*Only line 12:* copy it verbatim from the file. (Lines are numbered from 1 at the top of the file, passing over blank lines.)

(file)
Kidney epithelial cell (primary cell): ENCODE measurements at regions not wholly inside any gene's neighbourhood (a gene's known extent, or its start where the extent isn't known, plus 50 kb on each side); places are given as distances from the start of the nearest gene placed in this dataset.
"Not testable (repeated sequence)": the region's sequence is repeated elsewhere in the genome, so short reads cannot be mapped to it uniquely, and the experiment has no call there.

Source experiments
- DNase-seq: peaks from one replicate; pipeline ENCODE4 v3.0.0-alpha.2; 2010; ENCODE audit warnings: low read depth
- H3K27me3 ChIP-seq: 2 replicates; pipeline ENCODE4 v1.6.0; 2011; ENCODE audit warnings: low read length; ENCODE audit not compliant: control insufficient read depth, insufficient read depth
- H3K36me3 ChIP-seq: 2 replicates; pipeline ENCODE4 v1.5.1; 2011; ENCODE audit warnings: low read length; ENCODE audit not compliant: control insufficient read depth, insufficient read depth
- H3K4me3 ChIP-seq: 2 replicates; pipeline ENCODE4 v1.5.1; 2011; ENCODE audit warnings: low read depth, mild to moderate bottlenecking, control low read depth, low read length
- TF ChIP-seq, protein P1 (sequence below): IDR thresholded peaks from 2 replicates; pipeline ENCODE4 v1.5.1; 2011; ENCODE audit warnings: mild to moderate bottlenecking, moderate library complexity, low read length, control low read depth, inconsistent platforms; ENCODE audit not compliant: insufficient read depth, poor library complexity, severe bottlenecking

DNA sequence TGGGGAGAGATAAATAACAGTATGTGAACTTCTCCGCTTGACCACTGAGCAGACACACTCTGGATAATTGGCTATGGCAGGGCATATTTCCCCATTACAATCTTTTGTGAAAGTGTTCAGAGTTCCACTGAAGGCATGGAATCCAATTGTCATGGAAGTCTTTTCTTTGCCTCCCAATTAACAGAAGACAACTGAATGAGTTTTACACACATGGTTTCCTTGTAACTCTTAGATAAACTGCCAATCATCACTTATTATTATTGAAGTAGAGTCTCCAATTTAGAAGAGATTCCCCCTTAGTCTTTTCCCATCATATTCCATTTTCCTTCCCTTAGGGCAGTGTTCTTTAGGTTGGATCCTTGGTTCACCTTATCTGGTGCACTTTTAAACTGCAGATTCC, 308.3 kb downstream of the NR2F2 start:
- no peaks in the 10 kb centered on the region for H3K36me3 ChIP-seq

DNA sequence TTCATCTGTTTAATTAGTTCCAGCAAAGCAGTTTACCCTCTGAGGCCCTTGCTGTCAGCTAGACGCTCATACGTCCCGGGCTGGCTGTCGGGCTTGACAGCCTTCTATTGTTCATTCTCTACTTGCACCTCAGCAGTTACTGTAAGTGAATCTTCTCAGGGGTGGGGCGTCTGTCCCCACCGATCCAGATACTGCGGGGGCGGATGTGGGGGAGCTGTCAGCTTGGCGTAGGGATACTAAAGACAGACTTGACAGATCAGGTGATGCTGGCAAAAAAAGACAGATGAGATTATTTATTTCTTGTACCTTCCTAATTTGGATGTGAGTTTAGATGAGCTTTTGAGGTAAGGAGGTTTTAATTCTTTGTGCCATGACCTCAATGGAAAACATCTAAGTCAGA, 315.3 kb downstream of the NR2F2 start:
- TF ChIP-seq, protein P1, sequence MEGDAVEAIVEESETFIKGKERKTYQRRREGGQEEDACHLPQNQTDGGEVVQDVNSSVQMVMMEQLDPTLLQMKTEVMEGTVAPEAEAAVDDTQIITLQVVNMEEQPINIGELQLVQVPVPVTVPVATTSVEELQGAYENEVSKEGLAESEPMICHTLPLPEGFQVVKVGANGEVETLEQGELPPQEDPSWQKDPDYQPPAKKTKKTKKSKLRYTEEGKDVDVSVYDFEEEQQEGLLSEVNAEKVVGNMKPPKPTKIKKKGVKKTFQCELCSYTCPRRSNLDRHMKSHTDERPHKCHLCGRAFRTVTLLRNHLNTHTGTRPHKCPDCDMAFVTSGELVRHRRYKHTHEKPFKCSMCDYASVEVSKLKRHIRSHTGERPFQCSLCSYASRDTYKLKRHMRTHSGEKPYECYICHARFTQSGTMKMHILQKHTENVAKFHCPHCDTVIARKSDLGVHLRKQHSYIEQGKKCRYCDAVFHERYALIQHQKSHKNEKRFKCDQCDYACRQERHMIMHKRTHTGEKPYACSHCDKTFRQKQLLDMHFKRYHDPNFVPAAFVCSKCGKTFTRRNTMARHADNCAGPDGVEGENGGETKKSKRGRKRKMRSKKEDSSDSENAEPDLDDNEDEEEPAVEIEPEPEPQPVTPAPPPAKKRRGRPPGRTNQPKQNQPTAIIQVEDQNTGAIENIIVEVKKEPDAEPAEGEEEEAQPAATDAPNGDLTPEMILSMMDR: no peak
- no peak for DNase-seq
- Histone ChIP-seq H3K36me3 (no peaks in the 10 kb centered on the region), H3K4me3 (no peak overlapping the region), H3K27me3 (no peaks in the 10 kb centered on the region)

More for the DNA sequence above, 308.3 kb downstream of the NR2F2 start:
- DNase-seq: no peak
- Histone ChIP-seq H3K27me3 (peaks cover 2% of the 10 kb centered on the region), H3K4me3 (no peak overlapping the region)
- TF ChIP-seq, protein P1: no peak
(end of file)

- TF ChIP-seq, protein P1, sequence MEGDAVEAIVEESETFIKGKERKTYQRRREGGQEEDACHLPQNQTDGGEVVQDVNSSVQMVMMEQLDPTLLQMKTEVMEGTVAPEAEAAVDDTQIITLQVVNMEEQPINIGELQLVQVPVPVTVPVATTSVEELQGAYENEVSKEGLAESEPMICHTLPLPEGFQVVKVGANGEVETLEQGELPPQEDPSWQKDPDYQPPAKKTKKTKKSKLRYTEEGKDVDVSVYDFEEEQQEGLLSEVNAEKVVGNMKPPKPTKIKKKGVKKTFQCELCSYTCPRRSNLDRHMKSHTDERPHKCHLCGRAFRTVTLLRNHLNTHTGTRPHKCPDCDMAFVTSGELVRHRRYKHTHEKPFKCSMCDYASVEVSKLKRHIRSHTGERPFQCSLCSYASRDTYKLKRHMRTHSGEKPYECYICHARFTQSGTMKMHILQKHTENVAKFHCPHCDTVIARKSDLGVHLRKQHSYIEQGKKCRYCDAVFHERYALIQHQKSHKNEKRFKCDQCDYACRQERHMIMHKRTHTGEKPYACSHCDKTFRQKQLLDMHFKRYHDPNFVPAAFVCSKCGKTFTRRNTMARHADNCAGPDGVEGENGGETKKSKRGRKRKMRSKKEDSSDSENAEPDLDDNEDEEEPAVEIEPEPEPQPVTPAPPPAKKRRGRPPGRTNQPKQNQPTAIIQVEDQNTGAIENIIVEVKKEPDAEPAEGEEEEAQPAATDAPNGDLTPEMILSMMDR: no peak